The question is no longer if Marshawn "Juice" Williams will contribute this fall, rather now folks are wondering how much will he play. In his Lane Stadium debut two Saturdays ago, Williams raised eyebrows with a stiff arm and powerful, yet shifty, set of moves. Last Saturday in Tech's second open scrimmage, he rushed 13 times for 66 yards. That performance raised expectations.
Frank Beamer had this to say Saturday about his true freshman's afternoon, "I thought he made a couple nice cuts. Planted his foot... And I think it's natural to him. I think that zone read play for him is very natural. He feels an opening and he hits it. You don't teach that a lot. I was impressed with him."
Juice made it clear to the media yesterday evening that one impressive outing won't separate himself from a pack of seven tailbacks trying to distinguish themselves this spring.
"I just had a good scrimmage. It doesn't say much of anything. If I can keep doing it constantly then it might say something, but that was just one scrimmage, so I just got to keep it going."
Williams is one of four tailbacks listed third on the depth chart, but when asked if he can tell where he fits in the pecking order, Williams replied, "Everything is spread out so equally, and competition is going so good for everybody. So there's no way to tell."
That's optimistic news for Tech fans hoping to see a running game resurgence this season. Juice's anything but juice-box-like size, plus his unique, imposing, controlled chaos running style would seemingly pair well with an offense wanting to control the ball and punish defenses between the tackles.
Pass protection was a stumbling point for another heralded Hokie running back named Williams. Ryan Williams took a redshirt year in 2008 after being unable to master blocking for the quarterback. Although, Marshawn claimed to know most of Tech's pass protection scheme.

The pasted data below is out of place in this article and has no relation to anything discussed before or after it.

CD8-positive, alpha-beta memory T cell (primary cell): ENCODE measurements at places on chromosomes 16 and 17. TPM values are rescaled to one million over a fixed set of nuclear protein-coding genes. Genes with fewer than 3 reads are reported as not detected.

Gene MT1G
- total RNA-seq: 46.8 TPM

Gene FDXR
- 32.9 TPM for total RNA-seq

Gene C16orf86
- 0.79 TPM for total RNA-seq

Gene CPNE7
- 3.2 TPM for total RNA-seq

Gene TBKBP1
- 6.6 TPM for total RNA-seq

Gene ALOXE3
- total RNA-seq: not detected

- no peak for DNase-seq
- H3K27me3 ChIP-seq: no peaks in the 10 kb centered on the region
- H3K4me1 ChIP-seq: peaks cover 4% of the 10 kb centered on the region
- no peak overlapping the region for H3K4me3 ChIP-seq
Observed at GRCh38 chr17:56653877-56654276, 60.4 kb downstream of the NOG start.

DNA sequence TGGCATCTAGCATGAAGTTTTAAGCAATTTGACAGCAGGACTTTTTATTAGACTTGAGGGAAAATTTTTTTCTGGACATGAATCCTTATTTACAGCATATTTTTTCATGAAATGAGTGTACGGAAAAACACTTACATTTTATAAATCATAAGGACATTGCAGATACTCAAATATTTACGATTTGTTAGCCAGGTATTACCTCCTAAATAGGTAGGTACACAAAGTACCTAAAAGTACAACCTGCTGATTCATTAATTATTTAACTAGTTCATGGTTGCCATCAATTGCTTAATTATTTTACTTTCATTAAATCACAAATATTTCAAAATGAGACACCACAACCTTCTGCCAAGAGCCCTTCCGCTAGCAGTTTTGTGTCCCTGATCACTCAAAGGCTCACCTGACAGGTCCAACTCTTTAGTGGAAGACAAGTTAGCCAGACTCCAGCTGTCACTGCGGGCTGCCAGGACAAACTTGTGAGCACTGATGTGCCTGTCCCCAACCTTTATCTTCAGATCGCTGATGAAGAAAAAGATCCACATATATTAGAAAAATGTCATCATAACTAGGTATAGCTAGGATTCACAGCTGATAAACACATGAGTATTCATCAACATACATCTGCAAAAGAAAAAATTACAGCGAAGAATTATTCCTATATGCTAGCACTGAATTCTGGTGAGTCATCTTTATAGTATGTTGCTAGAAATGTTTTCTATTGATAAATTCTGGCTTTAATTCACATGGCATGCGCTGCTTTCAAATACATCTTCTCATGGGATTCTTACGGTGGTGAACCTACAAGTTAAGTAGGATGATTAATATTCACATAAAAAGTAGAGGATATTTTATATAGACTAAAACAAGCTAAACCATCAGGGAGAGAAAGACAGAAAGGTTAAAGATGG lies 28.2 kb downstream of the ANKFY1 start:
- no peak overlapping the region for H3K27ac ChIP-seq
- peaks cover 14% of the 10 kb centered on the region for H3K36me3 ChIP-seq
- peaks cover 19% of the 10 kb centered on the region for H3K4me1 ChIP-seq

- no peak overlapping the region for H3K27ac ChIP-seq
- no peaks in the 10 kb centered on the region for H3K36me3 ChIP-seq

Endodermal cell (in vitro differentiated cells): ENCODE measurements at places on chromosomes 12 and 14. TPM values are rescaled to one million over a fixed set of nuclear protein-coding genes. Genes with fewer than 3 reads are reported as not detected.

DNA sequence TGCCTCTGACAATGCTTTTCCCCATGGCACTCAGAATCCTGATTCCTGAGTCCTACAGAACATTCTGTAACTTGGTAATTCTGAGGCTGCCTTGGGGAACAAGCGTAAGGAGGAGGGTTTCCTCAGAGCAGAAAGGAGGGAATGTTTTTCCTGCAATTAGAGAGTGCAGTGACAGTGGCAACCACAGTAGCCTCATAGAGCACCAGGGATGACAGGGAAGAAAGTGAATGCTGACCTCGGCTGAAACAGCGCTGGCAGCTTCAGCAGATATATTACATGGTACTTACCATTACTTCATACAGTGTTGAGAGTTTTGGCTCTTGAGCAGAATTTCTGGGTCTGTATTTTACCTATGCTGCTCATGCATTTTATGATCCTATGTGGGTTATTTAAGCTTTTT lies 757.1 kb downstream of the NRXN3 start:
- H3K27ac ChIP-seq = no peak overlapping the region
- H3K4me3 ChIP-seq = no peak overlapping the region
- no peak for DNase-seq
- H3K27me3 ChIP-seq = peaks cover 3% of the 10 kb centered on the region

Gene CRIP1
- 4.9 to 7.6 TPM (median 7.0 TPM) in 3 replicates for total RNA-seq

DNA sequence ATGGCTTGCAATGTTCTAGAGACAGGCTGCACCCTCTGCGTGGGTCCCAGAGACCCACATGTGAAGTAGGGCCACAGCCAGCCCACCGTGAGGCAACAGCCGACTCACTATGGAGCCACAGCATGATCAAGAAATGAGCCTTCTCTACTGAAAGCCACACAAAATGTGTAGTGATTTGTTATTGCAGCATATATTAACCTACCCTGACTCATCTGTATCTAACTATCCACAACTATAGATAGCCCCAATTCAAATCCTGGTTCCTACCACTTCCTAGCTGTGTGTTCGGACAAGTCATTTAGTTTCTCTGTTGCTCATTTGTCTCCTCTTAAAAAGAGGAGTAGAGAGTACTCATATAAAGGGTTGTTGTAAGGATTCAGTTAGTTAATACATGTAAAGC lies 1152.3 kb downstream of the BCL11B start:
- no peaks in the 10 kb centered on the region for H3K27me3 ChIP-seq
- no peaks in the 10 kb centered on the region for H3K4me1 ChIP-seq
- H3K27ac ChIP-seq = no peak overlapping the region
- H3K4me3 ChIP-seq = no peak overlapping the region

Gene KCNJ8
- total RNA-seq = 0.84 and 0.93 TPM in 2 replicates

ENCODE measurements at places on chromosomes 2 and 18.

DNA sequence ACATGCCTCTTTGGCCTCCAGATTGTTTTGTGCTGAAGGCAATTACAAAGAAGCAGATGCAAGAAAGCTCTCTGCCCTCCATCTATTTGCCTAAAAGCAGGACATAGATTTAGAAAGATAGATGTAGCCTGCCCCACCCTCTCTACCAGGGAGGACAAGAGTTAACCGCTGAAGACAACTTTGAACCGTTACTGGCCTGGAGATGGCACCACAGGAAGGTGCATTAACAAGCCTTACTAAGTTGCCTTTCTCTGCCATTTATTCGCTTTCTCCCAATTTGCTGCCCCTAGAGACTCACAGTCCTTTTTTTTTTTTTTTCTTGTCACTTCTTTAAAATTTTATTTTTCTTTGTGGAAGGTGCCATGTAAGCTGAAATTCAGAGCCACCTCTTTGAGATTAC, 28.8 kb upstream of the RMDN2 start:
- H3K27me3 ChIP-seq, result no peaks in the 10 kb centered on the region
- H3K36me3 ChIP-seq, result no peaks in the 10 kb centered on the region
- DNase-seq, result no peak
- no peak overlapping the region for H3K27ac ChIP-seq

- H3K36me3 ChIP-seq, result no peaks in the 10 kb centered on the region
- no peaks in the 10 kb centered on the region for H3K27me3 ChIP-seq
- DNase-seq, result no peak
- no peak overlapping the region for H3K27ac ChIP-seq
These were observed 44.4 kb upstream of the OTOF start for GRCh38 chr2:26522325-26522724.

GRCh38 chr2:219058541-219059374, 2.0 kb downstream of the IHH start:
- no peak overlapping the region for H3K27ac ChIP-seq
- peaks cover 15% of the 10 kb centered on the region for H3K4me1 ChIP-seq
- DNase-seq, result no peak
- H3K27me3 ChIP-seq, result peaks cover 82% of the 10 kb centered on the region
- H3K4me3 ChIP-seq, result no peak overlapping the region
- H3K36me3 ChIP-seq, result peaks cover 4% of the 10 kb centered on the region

"I kind of got it down. I'm pretty much there. Sometimes they throw some blitz in there that I've never seen before, but as far as overall, I'm good."
Even so, according to Shane Beamer Juice has to improve some before moving up a fluid depth chart.
"The thing I challenged Marshawn to do, and the reason I didn't have him higher is just finishing plays. You know playing full speed all the time when the ball is not going to him. When it's a pass, and he needs to cover downfield. We're continuing to harp on that, about the tempo and effort we want to play with every play."
Both coach and player noted understanding terminology was Williams' biggest problem at the moment.
"We've got about 8 different words that we use to get those guys to line up in an empty formation and move back to the backfield. And he would probably say his biggest challenge right now is just remembering where he lines in an empty formation to move back to the backfield. And if that's his biggest challenge, you know we're good. We can get the rest of it done."
As Marshawn put it, "Just getting used to the calls. That's really it, learning the plays better."
Repetition is the best cure for inexperience. Given Juice's talent and upside, for the last two weeks of spring practice I expect the ball to be in his hands often.